Direct Registration System (DRS)

Dec 7, 2021

2021 was all about ownership. Diving into a new trend in retail investing: Direct Registration.

There are three ways to hold securities in the United States: a physical certificate, "street name" registration, and direct registration.

"Street name" registration means that the securities are held under a different name, usually the broker-dealer firm's name with you listed as the beneficial owner. You don't receive a certificate, but the broker-dealer shows that you own the securities on your account statement.

Brokerages are able to lend out your shares to short sellers. In many cases broker-dealer can also rehypothecate – borrowing against assets that have been posted as collateral by their clients. After the 2008 crash, rehypothecation was limited to 140% of the loan amount. If a broker-dealer goes bankrupt, your securities are only insured up to $500,000 under the Securities Investor Protection Corporation (SIPC).

Direct registration lets you hold securities in their your own name electronically. Proxy materials, corporate communications, and everything else goes directly to you.

When it comes time to sell your securities, DRS is a bit more complicated. Some issuers have programs in place to accommodate such requests, but many do not. Most likely, you'll have to move your security back to the broker-dealer to sell. Only broker-dealers can execute limit, market, or stop orders.

Why are redditors turning to DRS? The GameStop "apes" of Reddit are moving their shares from online broker-dealer to DRS in troves. It's their hopes that DRS is a way to "short squeeze" GameStop yet again. With DRS, broker-dealers can no longer lend out $GME shares that the Reddit "apes" buy. Other Redditors are wondering if they will get an NFT drop for $GME shareholders if their shares are tied up in a brokerage.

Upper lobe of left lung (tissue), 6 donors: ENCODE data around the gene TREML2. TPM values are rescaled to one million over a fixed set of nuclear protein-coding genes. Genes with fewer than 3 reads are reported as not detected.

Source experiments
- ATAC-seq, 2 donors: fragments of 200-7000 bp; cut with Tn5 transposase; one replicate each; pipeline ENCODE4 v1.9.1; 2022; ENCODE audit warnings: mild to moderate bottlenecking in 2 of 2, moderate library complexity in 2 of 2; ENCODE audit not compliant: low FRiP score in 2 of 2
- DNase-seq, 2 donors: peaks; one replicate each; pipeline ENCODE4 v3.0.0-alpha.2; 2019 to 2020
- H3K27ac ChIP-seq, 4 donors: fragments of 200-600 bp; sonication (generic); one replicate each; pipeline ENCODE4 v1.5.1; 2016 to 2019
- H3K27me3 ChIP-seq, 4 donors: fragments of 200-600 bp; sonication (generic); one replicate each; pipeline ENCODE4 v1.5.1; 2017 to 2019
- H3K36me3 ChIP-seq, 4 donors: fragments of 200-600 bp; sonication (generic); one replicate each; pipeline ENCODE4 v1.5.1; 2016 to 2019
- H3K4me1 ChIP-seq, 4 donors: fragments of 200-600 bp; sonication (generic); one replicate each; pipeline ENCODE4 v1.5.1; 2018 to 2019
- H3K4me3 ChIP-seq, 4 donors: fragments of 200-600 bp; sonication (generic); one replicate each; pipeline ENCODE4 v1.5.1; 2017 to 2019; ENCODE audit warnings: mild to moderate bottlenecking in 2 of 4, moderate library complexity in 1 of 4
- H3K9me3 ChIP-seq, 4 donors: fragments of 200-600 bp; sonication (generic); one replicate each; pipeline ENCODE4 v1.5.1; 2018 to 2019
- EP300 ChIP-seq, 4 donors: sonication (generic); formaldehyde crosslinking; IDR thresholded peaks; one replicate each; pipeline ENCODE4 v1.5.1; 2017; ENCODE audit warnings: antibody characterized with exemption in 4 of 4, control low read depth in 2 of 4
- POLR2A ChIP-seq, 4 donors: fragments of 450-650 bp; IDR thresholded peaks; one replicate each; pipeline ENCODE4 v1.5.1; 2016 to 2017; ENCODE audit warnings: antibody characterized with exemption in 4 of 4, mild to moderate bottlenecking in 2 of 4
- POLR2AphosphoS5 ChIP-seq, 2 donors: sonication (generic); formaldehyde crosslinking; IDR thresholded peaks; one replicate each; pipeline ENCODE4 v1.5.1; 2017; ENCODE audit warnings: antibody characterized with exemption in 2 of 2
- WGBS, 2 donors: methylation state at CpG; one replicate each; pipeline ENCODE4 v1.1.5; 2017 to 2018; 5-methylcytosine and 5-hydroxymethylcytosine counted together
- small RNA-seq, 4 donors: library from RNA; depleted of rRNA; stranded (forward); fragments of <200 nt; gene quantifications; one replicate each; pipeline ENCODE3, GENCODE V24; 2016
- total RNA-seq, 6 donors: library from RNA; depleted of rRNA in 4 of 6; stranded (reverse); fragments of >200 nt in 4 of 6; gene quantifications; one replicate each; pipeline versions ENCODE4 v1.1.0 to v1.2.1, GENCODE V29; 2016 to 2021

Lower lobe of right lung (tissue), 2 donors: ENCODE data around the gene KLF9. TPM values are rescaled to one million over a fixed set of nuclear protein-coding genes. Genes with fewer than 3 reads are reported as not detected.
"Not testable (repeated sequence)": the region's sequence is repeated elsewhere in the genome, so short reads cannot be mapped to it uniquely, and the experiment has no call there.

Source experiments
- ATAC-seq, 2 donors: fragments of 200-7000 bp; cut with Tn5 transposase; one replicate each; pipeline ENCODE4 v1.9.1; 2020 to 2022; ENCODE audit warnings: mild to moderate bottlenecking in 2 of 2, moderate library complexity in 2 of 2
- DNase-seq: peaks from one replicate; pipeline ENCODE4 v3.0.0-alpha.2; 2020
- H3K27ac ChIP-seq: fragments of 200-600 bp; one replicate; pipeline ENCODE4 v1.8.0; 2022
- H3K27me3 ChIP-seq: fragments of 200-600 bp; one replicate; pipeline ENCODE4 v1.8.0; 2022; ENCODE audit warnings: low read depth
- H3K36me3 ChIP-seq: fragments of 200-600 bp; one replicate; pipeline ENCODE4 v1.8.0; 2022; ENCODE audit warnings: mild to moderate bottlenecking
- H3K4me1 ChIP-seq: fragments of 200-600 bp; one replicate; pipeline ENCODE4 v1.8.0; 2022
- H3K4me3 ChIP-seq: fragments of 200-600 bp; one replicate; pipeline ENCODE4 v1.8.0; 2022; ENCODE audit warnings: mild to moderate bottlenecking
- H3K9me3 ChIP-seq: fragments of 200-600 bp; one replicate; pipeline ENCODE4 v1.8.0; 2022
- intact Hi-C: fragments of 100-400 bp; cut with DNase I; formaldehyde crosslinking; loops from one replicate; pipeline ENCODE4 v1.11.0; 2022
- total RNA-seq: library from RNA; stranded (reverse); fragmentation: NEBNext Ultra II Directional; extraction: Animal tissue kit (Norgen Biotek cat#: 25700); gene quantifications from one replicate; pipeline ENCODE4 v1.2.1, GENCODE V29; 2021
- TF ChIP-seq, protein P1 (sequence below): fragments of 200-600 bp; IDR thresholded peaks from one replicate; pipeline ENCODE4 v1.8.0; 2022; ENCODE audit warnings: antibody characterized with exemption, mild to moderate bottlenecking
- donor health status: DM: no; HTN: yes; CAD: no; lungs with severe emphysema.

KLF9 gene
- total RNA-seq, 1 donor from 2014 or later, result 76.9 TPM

The DRS issuer for GameStop is a small Australian company called Computershares. It's pretty interesting, because not only does Computershares look like its from the 1990s, but it also charges fees for practically everything (transfer, per order, per share, direct deposit) in an age where we're so used to free trading (Robinhood, etc.).

Creating an account and transferring your shares is anything but easy. Brokerages don't want to let their shares go ($$ fees), and up until recently Computershare has never processed transfer requests for so many retail investors. If your shares are in a retirement account or IRA, it may be logistically impossible for you to direct register your shares or you may have to pay early distribution taxes.

The overarching theme of 2021: ownership. Consumers want more ownership of their assets. This theme is evident in the NFT and crypto craze. GameStop "apes" found that they really didn't own as much of their shares as they thought – online brokerages were able to lend out their shares and borrow against them.

The real question is whether or not consumers want the true cost of ownership. We've seen crypto wallets fall prey to easy scams with no chance for retrieving any lost funds. NFTs or tokens wiped out of wallets by clicking on a bad link or visiting a site that has an obvious JavaScript exploit (BadgerDAO).

GameStop "apes" and Computershare shows us that some retail investors are willing to pay fees and go through pain to own their shares. Is there more consumer surplus in DRS than free trades? My guess: probably not. Many companies have tried to give consumers more control over their securities like voting in shareholder meetings, but it traditionally hasn't worked. On the other hand, sometimes it seems that the pendulum has swung too far in the direction of institutions away from the retail investor.